C. S. Lewis, in his Narnia series, created a world of more than just talking otters, fauns, and Father Christmas. To the south of Narnia lay a desert, on the other side of which lay the vast Calormene Empire, populated by cruel, dark-skinned, turbaned warriors – who bore a remarkable resemblance to Arab or Turkish Muslims. The Calormene god was a demon with the body of a four-armed human, and the head of a bird, whose name they invoked when going into battle, “Tash, Tash, the great god Tash. Inexorable Tash.” In the final book of the series The Last Battle, the Calormenes invaded and overran Narnia.
Lewis’ friend and colleague, J.R.R. Tolkien, in his own works, depicted an idyllic rural England in The Shire, the home of the Hobbits, set in a relatively safe corner of a far from safe Middle Earth. Again to the South, there lay the kingdom of the Haradrim, a race of cruel, dark skinned, turbaned warriors, who joined forces with Sauron in his attempt to wipe out Gondor.
It is all too easy these days to write off such obvious literary allusions to the Islamic Caliphates as some old racist, colonialist throwback, or a quaint, paranoid fear of the Green Peril. But for Europe of the 1930’s, the time when Islamic empires constituted an existential threat to Christian Europe was still in living memory. This mindset, which seems so foreign to us, speaks to the remarkable success that the West achieved once it surpassed its long militarily-superior nemesis.
Within the “Prophet” Mohammed’s lifetime, much of the Arabian peninsula had been taken by military conquest, and by a little over a century after his death, the Islamic empire stretched from Spain and Morocco to the borders of India. The Caliphate smashed its way into France before it was stopped at Tours in 732. A Muslim army sacked parts of Rome in 846, and it took until 1488 to push it out of the Iberian Peninsula.
The Crusaders were able to retake Jerusalem and the Biblical lands briefly in the 11th and 12th centuries, but then Byzantium, after centuries of assault (during which time its territory had been reduced to a finger of Thracian land), fell to the Turks in 1453.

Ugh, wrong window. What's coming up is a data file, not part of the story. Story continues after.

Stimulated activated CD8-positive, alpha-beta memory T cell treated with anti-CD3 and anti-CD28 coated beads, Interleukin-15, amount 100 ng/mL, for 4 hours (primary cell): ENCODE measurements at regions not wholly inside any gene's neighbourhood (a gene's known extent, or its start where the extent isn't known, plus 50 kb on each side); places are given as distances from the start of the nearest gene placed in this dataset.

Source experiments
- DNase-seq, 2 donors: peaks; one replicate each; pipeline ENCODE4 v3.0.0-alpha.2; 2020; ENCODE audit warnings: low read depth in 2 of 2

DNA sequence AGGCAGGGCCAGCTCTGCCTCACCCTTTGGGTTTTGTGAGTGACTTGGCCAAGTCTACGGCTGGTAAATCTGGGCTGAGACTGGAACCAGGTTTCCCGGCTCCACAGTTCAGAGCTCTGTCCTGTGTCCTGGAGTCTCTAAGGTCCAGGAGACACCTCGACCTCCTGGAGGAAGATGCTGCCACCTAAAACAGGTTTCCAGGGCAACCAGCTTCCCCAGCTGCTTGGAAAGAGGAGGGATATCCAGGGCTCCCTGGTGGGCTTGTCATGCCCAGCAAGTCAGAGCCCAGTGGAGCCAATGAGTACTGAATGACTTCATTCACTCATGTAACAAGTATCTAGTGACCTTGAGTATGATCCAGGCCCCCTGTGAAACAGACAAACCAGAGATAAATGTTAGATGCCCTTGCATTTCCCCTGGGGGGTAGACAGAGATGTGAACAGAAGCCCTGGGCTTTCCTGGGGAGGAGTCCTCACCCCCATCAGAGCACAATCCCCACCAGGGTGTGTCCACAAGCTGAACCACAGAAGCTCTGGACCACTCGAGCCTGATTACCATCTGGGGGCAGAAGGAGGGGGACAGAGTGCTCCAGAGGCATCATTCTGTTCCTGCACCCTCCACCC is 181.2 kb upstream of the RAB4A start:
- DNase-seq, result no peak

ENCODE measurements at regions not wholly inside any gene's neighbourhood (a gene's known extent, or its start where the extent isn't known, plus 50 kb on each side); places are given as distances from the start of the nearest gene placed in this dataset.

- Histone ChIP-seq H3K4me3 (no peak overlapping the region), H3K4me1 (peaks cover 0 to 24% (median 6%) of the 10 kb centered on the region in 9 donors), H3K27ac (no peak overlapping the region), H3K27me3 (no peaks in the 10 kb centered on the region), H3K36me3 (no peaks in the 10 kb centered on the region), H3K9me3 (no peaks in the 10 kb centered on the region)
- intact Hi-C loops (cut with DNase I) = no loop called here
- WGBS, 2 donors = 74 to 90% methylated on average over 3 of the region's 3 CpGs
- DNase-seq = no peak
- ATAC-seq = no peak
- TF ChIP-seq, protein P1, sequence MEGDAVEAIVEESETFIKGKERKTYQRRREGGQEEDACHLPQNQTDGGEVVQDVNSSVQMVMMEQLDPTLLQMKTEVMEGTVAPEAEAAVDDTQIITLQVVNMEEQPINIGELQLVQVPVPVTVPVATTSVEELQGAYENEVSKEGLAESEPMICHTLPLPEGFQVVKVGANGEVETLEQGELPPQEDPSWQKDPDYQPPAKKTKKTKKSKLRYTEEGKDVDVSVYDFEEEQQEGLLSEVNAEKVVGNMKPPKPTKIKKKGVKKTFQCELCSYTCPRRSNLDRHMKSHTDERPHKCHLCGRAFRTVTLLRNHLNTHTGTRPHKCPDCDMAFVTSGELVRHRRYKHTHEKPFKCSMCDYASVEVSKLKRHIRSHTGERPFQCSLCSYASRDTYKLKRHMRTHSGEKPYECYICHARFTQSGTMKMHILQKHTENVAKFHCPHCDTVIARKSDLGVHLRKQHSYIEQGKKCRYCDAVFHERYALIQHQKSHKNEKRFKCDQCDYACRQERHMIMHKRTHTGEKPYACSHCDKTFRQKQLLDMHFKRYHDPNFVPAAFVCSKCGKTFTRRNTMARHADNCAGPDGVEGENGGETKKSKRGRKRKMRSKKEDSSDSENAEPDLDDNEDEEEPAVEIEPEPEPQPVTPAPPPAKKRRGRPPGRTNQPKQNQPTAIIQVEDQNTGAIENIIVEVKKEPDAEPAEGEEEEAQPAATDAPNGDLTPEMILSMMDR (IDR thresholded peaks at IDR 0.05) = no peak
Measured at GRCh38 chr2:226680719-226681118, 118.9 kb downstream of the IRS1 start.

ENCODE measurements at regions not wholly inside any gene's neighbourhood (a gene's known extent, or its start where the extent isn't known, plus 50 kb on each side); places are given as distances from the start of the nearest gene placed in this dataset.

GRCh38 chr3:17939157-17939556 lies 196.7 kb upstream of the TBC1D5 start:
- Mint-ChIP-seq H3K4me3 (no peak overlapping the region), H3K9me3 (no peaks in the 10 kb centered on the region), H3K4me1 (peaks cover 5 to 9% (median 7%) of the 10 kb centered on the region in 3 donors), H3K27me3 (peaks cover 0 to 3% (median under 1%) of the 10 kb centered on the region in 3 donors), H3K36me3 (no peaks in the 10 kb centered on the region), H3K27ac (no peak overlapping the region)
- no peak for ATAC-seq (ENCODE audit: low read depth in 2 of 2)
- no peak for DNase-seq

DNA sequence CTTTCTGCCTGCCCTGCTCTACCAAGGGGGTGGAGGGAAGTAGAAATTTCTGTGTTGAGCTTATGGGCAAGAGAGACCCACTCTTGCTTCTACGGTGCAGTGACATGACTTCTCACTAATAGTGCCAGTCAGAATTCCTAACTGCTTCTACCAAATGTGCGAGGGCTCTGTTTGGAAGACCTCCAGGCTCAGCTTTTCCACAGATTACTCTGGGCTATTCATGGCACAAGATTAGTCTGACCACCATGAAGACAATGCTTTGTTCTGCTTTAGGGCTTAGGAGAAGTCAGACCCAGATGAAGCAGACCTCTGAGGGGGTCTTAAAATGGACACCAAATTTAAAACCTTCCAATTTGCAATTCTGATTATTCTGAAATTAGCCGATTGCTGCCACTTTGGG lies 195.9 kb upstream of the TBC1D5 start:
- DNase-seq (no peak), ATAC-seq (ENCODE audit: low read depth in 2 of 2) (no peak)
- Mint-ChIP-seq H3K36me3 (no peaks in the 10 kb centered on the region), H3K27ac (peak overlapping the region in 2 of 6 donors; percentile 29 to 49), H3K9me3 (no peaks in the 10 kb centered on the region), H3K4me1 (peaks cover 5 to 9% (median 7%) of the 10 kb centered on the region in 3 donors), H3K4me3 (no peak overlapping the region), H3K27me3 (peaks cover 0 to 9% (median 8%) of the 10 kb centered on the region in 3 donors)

Europe’s Dark Age is generally attributed to the fall of the Western Roman Empire at the hands of the barbarian Goths. But this ignores the fact that although the Roman Empire was dissolved, the Goths largely integrated into and maintained the system of the old empire. North Africa was still essentially ‘European’ until it was overrun by the Caliphate in the 7th and 8th centuries. This loss of vast stretches of territory, and Islamic naval domination of and piracy in the Mediterranean was the ultimate cause of the dramatic plunge of Europe into poverty, decay, and disease.
Well over a million Europeans were taken as slaves to serve in Muslim empires, captured either in the process of invasion, or by raids on coastal towns. The men were used as forced labour, while the females augmented extensive harems, suffering a life of sexual slavery. The number of slaves the various Caliphates took from Africa and Asia are estimated to dwarf not only the number of Europeans, but also that of the trans-Atlantic slave trade to the Americas.
Even as Europe entered its Renaissance, the Ottoman Empire continued to expand throughout Eastern Europe and Russia, being stopped twice at the gates of Vienna, most famously in 1683. This event provides one of the best insights into Tolkien’s work. In Return of the King, Tolkien depicts the siege of Minas Tirith, the capital of Gondor, in which a cavalry charge led by the king of Rohan, whose forces come to Gondor’s aid, help to save the city from destruction. Tolkein makes it clear that the fight for Minas Tirith is not just a battle between two empires, but a battle for the survival of the human race, and all good creatures of Middle Earth.